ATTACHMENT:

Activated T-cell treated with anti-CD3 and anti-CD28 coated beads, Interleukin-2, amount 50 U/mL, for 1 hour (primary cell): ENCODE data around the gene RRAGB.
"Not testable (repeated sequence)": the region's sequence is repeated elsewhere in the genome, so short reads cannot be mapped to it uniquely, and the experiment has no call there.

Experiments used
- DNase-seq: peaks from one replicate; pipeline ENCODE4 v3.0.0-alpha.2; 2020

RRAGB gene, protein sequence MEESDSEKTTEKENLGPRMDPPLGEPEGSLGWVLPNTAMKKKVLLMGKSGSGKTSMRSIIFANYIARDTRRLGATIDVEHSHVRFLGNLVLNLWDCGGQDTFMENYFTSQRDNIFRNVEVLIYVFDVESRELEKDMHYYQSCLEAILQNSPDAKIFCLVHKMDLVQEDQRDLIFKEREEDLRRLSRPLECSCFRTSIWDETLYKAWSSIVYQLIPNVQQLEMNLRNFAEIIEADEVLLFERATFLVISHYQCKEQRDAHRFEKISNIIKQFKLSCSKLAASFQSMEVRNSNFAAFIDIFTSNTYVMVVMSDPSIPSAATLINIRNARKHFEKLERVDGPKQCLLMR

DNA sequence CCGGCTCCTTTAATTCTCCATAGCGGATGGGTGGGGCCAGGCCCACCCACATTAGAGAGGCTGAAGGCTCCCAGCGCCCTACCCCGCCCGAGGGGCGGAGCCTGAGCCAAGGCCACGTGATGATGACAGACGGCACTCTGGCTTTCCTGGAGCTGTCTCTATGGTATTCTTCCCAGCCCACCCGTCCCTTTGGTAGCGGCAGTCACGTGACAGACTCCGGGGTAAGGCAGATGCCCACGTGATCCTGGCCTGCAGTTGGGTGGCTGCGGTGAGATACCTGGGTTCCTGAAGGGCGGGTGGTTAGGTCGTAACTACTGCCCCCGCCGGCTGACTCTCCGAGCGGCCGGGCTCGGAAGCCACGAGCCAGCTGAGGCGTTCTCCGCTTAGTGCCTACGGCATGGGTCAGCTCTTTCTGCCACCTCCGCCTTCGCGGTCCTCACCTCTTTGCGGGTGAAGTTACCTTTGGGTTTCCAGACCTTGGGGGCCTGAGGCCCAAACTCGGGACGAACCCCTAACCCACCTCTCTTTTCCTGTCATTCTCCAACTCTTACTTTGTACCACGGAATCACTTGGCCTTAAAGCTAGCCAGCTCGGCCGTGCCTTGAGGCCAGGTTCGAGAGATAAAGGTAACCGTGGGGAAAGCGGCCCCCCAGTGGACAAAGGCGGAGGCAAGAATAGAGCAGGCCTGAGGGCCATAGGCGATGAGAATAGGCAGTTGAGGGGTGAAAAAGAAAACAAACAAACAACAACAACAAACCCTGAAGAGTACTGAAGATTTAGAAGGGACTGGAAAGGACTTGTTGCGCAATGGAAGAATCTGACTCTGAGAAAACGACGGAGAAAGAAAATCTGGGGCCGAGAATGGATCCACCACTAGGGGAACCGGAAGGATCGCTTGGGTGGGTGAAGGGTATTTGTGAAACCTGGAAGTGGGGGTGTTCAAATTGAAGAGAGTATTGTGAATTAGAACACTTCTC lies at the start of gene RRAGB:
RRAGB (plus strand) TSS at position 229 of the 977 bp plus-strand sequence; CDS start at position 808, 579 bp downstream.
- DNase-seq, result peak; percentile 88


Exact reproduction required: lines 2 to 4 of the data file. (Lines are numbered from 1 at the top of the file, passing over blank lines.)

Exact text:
"Not testable (repeated sequence)": the region's sequence is repeated elsewhere in the genome, so short reads cannot be mapped to it uniquely, and the experiment has no call there.

Experiments used
- DNase-seq: peaks from one replicate; pipeline ENCODE4 v3.0.0-alpha.2; 2020